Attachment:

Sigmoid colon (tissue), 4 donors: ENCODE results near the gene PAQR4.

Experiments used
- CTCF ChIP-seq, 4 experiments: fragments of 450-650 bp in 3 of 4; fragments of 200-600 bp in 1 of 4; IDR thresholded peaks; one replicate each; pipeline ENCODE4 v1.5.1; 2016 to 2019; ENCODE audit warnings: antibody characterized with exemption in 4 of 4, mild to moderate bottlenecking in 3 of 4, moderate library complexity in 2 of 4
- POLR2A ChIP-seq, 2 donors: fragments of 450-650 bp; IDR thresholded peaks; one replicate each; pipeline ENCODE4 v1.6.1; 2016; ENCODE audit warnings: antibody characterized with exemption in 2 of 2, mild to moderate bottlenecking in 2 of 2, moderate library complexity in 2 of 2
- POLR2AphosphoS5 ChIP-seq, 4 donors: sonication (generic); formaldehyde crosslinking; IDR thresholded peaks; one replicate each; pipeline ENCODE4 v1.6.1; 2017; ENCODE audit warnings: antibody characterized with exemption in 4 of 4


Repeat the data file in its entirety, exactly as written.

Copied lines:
Sigmoid colon (tissue), 4 donors: ENCODE results near the gene PAQR4.

Experiments used
- CTCF ChIP-seq, 4 experiments: fragments of 450-650 bp in 3 of 4; fragments of 200-600 bp in 1 of 4; IDR thresholded peaks; one replicate each; pipeline ENCODE4 v1.5.1; 2016 to 2019; ENCODE audit warnings: antibody characterized with exemption in 4 of 4, mild to moderate bottlenecking in 3 of 4, moderate library complexity in 2 of 4
- POLR2A ChIP-seq, 2 donors: fragments of 450-650 bp; IDR thresholded peaks; one replicate each; pipeline ENCODE4 v1.6.1; 2016; ENCODE audit warnings: antibody characterized with exemption in 2 of 2, mild to moderate bottlenecking in 2 of 2, moderate library complexity in 2 of 2
- POLR2AphosphoS5 ChIP-seq, 4 donors: sonication (generic); formaldehyde crosslinking; IDR thresholded peaks; one replicate each; pipeline ENCODE4 v1.6.1; 2017; ENCODE audit warnings: antibody characterized with exemption in 4 of 4